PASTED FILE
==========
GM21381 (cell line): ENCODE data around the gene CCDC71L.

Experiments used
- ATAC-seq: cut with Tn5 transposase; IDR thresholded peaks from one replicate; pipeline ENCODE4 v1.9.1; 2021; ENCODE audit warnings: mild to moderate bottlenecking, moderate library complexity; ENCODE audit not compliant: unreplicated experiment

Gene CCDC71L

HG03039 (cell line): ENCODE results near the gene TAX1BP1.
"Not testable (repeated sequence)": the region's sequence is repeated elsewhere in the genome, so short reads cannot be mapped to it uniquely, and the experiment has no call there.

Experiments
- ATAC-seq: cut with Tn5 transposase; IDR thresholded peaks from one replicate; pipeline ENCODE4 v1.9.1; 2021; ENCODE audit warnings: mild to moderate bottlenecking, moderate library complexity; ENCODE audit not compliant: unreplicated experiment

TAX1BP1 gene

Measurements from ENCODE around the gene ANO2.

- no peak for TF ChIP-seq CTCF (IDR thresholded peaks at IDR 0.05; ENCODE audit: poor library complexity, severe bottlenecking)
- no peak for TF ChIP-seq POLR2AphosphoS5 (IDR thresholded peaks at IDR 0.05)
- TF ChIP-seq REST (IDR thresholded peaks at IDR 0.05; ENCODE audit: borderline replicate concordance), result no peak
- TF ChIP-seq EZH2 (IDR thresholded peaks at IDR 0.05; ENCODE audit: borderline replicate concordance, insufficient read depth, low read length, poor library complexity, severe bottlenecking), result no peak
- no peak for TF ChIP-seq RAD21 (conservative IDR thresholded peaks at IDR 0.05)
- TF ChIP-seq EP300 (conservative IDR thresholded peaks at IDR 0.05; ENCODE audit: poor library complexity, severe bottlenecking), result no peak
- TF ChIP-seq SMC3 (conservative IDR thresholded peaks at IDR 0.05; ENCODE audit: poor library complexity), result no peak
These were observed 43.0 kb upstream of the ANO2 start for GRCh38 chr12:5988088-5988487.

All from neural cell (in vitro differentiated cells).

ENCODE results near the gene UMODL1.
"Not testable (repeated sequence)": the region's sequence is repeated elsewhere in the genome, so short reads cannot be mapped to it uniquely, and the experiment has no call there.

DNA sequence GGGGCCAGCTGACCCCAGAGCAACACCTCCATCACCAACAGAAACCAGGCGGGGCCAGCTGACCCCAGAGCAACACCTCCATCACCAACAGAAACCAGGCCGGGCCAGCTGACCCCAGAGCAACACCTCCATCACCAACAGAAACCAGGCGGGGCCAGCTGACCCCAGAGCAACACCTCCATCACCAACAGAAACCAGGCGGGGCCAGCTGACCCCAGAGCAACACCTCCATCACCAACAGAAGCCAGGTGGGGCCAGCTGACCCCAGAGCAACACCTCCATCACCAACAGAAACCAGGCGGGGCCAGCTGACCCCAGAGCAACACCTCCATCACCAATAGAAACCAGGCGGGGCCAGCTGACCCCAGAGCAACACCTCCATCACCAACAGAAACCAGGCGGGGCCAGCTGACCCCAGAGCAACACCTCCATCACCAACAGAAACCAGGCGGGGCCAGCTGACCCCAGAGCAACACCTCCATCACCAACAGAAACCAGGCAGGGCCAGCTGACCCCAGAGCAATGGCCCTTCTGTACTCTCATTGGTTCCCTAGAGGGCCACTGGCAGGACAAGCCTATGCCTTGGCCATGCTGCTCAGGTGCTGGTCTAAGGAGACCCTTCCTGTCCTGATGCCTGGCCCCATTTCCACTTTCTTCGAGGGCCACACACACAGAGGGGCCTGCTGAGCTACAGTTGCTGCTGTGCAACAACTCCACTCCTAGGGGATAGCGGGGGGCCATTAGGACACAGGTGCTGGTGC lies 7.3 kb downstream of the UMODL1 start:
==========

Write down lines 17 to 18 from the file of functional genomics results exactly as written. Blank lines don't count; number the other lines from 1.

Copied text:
- TF ChIP-seq SMC3 (conservative IDR thresholded peaks at IDR 0.05; ENCODE audit: poor library complexity), result no peak
These were observed 43.0 kb upstream of the ANO2 start for GRCh38 chr12:5988088-5988487.